4. Similarity, trust in institutions, affect, and populism

    DEFF Research Database (Denmark)

    Scholderer, Joachim; Finucane, Melissa L.

    -based evaluations are fundamental to human information processing, they can contribute significantly to other judgments (such as the risk, cost-effectiveness, trustworthiness) of the same stimulus object. Although deliberation and analysis are certainly important in some decision-making circumstances, reliance...... on affect is a quicker, easier, and a more efficient way of navigating in a complex and uncertain world. Hence, many theorists give affect a direct and primary role in motivating behavior. Taken together, the results provide uncannily strong support for the value-similarity hypothesis, strengthening...... types of information about gene technology. The materials were attributed to different institutions. The results indicated that participants' trust in an institution was a function of the similarity between the position advocated in the materials and participants' own attitudes towards gene technology...

  5. Contingency and similarity in response selection.

    Science.gov (United States)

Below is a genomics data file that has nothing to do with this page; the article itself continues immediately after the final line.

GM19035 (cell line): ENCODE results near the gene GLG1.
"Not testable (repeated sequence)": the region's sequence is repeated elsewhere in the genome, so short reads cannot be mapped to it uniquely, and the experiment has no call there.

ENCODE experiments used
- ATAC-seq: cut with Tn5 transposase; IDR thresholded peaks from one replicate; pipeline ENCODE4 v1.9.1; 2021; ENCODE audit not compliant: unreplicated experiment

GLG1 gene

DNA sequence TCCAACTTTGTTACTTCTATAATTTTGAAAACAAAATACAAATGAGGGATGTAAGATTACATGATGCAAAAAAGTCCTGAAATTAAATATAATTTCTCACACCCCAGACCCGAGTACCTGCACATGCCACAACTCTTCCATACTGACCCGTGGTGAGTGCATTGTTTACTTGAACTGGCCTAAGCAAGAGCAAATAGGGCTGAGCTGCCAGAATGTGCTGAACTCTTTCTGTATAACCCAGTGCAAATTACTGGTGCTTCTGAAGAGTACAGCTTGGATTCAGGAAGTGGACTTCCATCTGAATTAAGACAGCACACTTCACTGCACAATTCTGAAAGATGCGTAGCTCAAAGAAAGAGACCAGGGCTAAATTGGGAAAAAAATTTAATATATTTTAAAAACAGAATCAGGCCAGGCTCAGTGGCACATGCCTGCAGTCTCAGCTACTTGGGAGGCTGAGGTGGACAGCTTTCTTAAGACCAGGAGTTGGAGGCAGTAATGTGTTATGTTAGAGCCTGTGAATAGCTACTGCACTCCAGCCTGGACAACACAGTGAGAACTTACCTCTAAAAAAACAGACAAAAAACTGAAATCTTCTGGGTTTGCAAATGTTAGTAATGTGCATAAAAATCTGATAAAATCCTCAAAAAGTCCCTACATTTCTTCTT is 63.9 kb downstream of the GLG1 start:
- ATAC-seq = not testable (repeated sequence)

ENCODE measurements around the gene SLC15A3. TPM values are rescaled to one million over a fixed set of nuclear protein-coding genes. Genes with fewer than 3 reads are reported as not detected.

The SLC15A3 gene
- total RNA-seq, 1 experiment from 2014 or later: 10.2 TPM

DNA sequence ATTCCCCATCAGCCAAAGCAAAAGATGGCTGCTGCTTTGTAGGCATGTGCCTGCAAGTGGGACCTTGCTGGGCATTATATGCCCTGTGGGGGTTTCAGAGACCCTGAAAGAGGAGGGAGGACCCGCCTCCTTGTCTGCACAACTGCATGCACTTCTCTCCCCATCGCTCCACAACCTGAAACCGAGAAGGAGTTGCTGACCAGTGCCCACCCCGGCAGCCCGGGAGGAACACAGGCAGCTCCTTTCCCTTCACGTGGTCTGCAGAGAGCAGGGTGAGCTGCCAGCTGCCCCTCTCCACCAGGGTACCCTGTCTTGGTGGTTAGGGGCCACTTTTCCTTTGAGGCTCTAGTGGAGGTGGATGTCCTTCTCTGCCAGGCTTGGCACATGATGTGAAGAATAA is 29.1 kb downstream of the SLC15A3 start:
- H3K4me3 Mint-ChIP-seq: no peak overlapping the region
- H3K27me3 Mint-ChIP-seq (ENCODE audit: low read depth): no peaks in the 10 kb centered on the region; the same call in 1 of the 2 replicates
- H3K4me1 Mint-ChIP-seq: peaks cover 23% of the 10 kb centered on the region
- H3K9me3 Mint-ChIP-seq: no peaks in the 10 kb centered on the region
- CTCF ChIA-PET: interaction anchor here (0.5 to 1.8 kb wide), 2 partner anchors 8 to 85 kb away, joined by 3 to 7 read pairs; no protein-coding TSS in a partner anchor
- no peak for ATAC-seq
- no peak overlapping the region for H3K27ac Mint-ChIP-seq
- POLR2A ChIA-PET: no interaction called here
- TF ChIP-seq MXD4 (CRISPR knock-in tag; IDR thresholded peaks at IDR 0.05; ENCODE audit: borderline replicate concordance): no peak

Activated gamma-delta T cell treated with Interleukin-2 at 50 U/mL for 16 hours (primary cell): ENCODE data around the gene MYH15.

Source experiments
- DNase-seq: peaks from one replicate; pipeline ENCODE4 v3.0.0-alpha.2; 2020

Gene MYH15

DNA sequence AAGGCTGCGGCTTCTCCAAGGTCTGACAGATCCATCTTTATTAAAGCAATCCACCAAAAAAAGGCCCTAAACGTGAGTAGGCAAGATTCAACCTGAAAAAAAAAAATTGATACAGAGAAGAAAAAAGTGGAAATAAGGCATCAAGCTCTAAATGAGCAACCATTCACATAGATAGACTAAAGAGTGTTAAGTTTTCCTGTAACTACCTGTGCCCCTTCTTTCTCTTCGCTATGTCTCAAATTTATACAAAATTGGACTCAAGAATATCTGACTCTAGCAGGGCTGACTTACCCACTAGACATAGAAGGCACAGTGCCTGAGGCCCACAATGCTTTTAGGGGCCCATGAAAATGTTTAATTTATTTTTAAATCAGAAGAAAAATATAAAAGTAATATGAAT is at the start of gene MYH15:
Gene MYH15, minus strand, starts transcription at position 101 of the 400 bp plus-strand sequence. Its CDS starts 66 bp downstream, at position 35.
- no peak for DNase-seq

Prinz, Wolfgang

    2018-05-09

    This paper explores issues of task representation in choice reaction time tasks. How is it possible, and what does it take, to represent such a task in a way that enables a performer to do the task in line with the prescriptions entailed in the instructions? First, a framework for task representation is outlined which combines the implementation of task sets and their use for performance with different kinds of representational operations (pertaining to feature compounds for event codes and code assemblies for task sets, respectively). Then, in a second step, the framework is itself embedded in the bigger picture of the classical debate on the roles of contingency and similarity for the formation of associations. The final conclusion is that both principles are needed and that the operation of similarity at the level of task sets requires and presupposes the operation of contingency at the level of event codes. Copyright © 2018 The Author. Published by Elsevier Inc. All rights reserved.

  6. Similarity and Modeling in Science and Engineering

    CERN Document Server

    Kuneš, Josef

    2012-01-01